“Government incident responders must either be cape-and-tights-wearing superheroes, or so stressed they’re barely hanging on by their fingernails.”
International spies are hammering government networks harder than ever, according to the latest Verizon Data Breach Investigations Report released Wednesday.
The 2019 report shows a 168 percent increase year-over-year in the number of government network breaches linked directly to state-sponsored actors. The growth solidifies cyber espionage atop the list of threats to the public sector for the second year in a row.
“Cyber-espionage is rampant in the public sector, with state-affiliated actors accounting for 79 percent of all breaches involving external actors,” Verizon analysts wrote in the report. “Privilege misuse and error by insiders account for 30 percent of breaches.”
The public sector had 23,399 reported incidents in 2019, with 330 confirmed instances of data being disclosed through a breach.
While crimeware (4,758 incidents) and lost or stolen assets (2,820) outpaced other reported incidents, the misuse of privileged credentials topped the list with more than 13,000 incidents.
In contrast, only 40 confirmed breaches—in which external bad actors were able to access government data—resulted from privilege misuse. For breaches, the most common motive identified was cyber espionage, with 140 incidents recorded. The next highest pattern was “miscellaneous errors” at 58.
Of those reported breaches, the most common tactic in 2018 was direct hacking (205 instances), followed by social engineering (173) and malware (153). Those attempts most often targeted individual people (173), user dev, or end-user tools (165), and government servers (131).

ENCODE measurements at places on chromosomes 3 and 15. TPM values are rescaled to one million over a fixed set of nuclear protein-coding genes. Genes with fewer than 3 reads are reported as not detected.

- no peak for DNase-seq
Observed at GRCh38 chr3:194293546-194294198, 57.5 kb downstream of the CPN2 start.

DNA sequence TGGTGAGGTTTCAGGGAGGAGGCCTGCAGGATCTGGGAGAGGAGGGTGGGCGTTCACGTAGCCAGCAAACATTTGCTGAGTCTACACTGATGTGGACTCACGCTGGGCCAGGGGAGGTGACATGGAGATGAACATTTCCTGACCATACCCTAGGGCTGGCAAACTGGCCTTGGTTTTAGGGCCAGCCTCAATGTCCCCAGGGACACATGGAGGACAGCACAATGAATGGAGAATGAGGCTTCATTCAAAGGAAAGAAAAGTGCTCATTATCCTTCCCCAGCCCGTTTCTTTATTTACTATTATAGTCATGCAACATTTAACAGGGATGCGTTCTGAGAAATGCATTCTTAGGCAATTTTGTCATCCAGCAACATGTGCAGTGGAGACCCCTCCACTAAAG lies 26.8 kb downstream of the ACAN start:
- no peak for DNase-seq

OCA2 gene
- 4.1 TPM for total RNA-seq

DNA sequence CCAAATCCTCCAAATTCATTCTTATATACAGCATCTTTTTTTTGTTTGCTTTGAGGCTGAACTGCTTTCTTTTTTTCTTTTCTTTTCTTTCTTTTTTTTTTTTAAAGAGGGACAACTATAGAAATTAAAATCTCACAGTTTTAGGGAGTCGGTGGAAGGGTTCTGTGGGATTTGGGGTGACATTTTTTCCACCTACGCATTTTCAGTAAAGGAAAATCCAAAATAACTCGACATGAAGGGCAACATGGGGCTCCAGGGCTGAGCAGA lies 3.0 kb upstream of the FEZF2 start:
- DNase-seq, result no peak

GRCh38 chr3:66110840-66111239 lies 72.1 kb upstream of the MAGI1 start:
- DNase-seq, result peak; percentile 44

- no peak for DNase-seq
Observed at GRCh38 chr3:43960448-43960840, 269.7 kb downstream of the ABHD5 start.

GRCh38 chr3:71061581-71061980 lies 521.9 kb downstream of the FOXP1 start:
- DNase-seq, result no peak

Researchers also found public sector employees had the second highest click-rate on phishing emails—as recorded during internal phishing exercises—over other sectors with 4.48 percent, just behind the education sector at 4.93 percent.
“Given the sheer number of incidents in this sector, you would think that the government incident responders must either be cape-and-tights-wearing superheroes, or so stressed they’re barely hanging on by their fingernails. And … that may yet be the case,” Verizon analysts wrote, noting the U.S. public sector is one of the most transparent, as agencies are required to report incidents through US-Computer Emergency Readiness Team.
The data shows a recurring theme of phishing emails—which were present in 78 percent of public sector espionage incidents—leveraged into backdoor and command and control access. However, transparency stops there.
“Admittedly we do not have as much data as to what is happening beyond the deception and initial device compromise,” the report states. However, keylogging malware included in those phishing attempts led analysts to believe attackers were looking to compromise user credentials to gain further access to government networks.
While breaches linked to cyber espionage rose last year, Verizon analysts note that some 47 percent of breaches were discovered years after the actual attack took place.
Overall, breaches of public sector networks were 2.5 times more likely to go undiscovered for years, according to the report. Analysts noted espionage-related incidents generally take longer to discover, however, Verizon did not have timeline data on those incidents, so the data was not skewed.
For the public sector, “privilege misuse is the most common pattern within breaches that went undiscovered for months or more,” the report states.